Felix, and all other parrots, consider all things, calculate, and execute in the belief that whatever they have chosen is correct. And they are not wrong.

A day in the life of a person with a parrot.

Living with Felix, the African grey.

Kathy LaFollett
5 min readOct 4, 2023

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“Stop.”

Felix tosses my toothbrush holder with toothbrush into the sink. It doesn’t crash, it bounces. I have a blue rubber toothbrush holder that is a shark head with an mouth open. Like the shark in the “Jaws” movie poster. I bought because it’s a rubber shark head with a big open mouth like the shark in the “Jaws” movie poster. I’m taking a shower. Felix is working hard to throw everything on the vanity, into the sink. It’s a race to the finish.

Felix laughs at me while I hold my head outside the shower. A disembodied dripping admonition. His personal joke. His laugh is a George W. Bush chuckle. ‘Heh heh heh heh’ then fartsound, or raspberry, if you’re not crass. I have no idea if George W. Bush did the fartsound part.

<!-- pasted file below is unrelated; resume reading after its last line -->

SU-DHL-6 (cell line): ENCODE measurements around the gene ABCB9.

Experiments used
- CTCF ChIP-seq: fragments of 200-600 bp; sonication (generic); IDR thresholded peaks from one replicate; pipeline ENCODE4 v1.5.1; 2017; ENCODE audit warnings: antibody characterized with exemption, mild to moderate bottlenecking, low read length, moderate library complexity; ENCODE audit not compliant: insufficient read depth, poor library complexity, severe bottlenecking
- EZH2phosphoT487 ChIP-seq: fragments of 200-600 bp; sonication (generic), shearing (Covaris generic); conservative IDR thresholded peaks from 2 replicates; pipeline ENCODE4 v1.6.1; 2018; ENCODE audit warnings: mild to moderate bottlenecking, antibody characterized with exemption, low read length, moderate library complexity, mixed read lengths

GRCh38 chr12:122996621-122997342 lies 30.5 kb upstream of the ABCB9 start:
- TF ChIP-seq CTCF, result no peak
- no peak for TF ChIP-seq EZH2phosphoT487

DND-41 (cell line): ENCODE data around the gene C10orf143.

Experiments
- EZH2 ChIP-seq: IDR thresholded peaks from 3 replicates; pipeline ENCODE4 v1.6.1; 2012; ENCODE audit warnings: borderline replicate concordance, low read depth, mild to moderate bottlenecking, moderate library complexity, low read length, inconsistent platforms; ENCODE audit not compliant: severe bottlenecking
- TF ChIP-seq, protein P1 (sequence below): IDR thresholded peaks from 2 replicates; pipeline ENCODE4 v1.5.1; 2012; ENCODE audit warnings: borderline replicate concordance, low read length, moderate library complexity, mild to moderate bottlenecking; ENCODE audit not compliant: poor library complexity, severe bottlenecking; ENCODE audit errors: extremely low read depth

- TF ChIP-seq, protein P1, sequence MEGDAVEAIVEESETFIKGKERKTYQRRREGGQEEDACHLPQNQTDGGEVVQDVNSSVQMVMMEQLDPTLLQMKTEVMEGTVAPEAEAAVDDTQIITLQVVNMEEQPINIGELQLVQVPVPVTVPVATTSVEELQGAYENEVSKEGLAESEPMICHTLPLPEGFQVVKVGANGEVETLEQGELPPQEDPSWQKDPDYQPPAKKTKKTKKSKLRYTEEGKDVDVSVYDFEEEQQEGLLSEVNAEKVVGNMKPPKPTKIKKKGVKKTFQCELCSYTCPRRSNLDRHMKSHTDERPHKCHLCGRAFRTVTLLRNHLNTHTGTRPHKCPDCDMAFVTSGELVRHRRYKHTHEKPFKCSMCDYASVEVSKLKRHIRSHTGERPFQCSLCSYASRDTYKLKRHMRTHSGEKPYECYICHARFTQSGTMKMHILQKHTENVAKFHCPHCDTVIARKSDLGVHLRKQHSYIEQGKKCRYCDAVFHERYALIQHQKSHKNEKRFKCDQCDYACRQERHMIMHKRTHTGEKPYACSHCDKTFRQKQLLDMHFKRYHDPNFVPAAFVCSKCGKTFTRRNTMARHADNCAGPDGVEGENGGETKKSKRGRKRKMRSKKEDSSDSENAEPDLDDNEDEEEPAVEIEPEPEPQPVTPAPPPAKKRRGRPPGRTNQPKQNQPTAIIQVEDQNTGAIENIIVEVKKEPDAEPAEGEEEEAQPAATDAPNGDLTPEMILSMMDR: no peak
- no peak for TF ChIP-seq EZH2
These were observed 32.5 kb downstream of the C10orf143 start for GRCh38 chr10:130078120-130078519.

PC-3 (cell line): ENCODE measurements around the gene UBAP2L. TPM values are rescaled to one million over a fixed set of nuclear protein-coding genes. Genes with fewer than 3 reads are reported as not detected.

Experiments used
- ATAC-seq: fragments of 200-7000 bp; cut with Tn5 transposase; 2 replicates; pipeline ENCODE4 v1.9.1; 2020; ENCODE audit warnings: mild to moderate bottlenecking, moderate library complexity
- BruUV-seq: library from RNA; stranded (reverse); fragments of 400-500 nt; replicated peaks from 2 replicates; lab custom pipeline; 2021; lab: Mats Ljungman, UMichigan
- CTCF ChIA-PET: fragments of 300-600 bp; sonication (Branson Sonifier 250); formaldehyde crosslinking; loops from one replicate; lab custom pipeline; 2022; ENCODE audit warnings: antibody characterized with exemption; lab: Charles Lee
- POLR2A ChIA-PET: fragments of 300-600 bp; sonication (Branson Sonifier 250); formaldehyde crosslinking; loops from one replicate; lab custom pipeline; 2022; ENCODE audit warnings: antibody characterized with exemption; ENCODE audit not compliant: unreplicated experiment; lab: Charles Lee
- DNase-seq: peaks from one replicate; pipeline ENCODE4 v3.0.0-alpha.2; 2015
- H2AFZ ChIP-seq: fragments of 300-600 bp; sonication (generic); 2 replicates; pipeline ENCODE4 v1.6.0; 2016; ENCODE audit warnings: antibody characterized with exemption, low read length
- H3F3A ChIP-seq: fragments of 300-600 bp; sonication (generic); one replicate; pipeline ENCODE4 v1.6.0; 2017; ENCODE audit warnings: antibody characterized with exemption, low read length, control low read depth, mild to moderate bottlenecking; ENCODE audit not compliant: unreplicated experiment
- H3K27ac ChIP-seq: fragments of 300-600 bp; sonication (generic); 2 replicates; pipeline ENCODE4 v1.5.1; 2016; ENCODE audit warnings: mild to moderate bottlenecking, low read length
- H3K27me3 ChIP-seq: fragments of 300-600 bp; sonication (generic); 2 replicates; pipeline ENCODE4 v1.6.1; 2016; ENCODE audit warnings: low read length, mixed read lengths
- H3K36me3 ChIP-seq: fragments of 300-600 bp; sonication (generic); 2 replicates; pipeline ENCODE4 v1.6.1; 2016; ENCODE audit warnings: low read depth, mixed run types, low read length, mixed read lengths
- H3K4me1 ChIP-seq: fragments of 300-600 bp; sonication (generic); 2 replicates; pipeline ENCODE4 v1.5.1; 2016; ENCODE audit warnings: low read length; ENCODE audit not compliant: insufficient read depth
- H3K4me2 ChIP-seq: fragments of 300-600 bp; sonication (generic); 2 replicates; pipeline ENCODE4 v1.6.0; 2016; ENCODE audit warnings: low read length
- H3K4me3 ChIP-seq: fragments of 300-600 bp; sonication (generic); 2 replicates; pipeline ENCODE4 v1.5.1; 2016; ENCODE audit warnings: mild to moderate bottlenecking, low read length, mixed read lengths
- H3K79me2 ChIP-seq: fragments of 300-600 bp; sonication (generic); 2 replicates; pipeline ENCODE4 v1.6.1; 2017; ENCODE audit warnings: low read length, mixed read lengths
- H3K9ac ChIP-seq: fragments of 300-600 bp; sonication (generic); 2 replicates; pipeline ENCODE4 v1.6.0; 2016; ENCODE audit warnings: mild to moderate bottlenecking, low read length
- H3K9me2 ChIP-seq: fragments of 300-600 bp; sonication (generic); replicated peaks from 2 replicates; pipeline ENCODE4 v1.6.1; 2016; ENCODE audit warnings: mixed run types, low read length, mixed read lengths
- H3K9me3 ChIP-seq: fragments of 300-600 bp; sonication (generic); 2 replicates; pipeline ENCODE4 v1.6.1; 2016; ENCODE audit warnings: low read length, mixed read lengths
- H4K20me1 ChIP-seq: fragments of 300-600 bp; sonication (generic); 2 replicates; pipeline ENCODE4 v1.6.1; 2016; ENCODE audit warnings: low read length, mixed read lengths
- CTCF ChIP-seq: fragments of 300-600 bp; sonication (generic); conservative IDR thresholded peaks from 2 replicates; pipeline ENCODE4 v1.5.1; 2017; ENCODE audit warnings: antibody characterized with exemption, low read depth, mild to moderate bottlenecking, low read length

The glass soap dish scrapes along the vanity top as Felix pulls and pushes it to its doom. Porcelain pings in the sink. The rubber shark head slowed it’s slide. Plastic hand soap dispenser. Wooden hair brush. Lotion bottle. The pile in the sink is tumbled and stacked high enough for him to fuss with the arrangement of items he found filled with criminality. They needed to be gotten under control. He’s run out of things to toss in. Now he whistles while he works and puts himself on a mentally forged repeat. “Time to take a fuck’n shower.”

The phrase he brought to our house from his previous home. Rescue parrots come with leftover word salads. And opinions born of events you will never know. So you will offend doing things you never knew were offensive. Like, wearing a hat. Walking slow. Walking fast. Humming. Carrying too many of anything that is questionable to the parrot. Offering taxi service with the wrong hand. Offering taxi service with the right hand. Offering taxi service with the wrong tone. The list can be short. Can be long. It’s all mystery. A rescue parrot is a rubber band ball. You’ll need to get that pulled apart, and sometimes it’ll sting.

“I want some apple popcorn.”

“Fee, I’m not done in here. Hang on. I’ll make lunch when I’m finished, okay?”

“No.”

Parrots can speak contextually. They will always communicate contextually. Words are a choice. A talking…

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